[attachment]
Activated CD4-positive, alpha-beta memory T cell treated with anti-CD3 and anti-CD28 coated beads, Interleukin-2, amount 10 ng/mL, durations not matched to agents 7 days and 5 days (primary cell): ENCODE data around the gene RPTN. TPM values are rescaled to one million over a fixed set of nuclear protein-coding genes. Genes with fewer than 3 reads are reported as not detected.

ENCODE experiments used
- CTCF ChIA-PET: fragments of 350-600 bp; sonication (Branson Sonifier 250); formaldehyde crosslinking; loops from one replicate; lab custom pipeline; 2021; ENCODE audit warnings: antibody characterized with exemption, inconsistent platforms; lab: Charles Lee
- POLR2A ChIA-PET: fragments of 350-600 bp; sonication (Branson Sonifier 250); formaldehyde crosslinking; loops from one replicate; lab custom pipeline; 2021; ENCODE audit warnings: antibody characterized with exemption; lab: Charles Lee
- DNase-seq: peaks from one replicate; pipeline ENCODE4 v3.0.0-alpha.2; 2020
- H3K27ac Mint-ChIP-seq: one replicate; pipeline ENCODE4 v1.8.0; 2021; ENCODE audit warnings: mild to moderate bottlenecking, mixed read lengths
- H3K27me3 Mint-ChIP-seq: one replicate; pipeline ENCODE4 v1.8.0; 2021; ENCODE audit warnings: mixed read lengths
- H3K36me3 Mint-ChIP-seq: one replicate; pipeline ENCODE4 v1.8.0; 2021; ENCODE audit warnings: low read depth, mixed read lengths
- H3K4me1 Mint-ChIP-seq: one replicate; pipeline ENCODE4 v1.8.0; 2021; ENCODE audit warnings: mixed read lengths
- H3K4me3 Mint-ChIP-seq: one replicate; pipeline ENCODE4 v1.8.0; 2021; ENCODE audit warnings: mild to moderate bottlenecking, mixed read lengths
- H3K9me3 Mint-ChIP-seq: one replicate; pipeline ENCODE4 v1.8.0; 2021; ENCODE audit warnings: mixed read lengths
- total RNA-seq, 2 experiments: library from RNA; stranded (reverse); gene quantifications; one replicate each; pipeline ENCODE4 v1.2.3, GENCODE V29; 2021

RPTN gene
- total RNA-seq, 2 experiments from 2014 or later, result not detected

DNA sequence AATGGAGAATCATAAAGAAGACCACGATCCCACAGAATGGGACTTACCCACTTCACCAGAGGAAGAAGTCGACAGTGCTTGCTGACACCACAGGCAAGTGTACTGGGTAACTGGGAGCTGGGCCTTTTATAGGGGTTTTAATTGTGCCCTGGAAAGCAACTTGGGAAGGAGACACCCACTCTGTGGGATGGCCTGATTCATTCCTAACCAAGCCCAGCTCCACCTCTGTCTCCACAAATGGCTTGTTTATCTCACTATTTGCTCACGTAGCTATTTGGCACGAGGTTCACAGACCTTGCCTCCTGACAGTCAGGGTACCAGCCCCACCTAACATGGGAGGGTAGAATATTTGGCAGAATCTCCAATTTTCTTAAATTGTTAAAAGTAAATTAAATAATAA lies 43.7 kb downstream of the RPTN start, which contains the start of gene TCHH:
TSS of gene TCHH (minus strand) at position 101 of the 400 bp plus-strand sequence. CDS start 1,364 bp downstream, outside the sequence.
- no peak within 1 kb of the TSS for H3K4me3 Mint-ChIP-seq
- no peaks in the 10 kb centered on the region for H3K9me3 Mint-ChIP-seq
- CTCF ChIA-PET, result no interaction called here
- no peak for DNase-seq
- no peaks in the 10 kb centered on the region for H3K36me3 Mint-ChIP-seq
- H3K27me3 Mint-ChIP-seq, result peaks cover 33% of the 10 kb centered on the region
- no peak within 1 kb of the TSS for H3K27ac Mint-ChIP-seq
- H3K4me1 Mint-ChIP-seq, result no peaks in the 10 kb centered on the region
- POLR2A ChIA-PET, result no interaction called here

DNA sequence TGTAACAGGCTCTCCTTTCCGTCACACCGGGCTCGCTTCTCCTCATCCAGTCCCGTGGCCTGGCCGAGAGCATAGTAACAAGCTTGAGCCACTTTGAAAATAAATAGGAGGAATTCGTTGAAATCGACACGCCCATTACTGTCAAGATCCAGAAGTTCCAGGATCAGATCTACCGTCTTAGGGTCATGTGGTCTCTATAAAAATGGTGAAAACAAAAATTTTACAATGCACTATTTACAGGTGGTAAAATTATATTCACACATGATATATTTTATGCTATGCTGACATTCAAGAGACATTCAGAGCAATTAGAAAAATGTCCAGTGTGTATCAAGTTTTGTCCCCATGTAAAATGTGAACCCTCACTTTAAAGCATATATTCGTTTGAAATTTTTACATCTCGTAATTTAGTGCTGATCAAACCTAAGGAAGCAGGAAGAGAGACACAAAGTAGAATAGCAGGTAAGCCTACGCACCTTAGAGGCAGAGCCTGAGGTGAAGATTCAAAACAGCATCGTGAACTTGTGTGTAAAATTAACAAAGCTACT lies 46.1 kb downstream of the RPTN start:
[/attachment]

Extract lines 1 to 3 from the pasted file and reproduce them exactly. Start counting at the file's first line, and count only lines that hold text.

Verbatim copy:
Activated CD4-positive, alpha-beta memory T cell treated with anti-CD3 and anti-CD28 coated beads, Interleukin-2, amount 10 ng/mL, durations not matched to agents 7 days and 5 days (primary cell): ENCODE data around the gene RPTN. TPM values are rescaled to one million over a fixed set of nuclear protein-coding genes. Genes with fewer than 3 reads are reported as not detected.

ENCODE experiments used
- CTCF ChIA-PET: fragments of 350-600 bp; sonication (Branson Sonifier 250); formaldehyde crosslinking; loops from one replicate; lab custom pipeline; 2021; ENCODE audit warnings: antibody characterized with exemption, inconsistent platforms; lab: Charles Lee